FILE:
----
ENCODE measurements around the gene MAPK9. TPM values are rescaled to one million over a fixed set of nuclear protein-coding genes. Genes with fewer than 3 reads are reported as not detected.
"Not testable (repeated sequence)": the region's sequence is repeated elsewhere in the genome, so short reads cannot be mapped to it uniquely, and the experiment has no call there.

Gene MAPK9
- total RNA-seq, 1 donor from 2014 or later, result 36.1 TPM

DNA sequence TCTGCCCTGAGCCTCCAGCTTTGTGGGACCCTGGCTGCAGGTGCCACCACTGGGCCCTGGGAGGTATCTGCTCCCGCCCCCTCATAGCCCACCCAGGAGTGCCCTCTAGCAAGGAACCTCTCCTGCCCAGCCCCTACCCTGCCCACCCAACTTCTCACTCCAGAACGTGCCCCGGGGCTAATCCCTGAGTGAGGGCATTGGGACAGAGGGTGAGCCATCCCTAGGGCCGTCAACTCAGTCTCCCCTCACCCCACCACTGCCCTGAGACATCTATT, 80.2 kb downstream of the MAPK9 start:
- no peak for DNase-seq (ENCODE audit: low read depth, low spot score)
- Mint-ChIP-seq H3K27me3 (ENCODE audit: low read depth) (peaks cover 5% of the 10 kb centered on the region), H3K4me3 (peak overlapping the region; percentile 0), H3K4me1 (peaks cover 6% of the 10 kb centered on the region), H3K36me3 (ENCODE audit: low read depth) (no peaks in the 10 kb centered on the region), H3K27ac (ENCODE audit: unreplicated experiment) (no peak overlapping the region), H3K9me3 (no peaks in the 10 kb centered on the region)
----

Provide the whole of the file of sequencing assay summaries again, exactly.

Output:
ENCODE measurements around the gene MAPK9. TPM values are rescaled to one million over a fixed set of nuclear protein-coding genes. Genes with fewer than 3 reads are reported as not detected.
"Not testable (repeated sequence)": the region's sequence is repeated elsewhere in the genome, so short reads cannot be mapped to it uniquely, and the experiment has no call there.

Gene MAPK9
- total RNA-seq, 1 donor from 2014 or later, result 36.1 TPM

DNA sequence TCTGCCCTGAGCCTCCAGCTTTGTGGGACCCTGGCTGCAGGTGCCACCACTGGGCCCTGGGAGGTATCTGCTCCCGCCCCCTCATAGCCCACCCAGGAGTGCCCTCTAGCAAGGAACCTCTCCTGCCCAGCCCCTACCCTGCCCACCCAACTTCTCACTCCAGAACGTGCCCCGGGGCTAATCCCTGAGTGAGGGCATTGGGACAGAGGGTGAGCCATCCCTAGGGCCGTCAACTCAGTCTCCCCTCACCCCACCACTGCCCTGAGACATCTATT, 80.2 kb downstream of the MAPK9 start:
- no peak for DNase-seq (ENCODE audit: low read depth, low spot score)
- Mint-ChIP-seq H3K27me3 (ENCODE audit: low read depth) (peaks cover 5% of the 10 kb centered on the region), H3K4me3 (peak overlapping the region; percentile 0), H3K4me1 (peaks cover 6% of the 10 kb centered on the region), H3K36me3 (ENCODE audit: low read depth) (no peaks in the 10 kb centered on the region), H3K27ac (ENCODE audit: unreplicated experiment) (no peak overlapping the region), H3K9me3 (no peaks in the 10 kb centered on the region)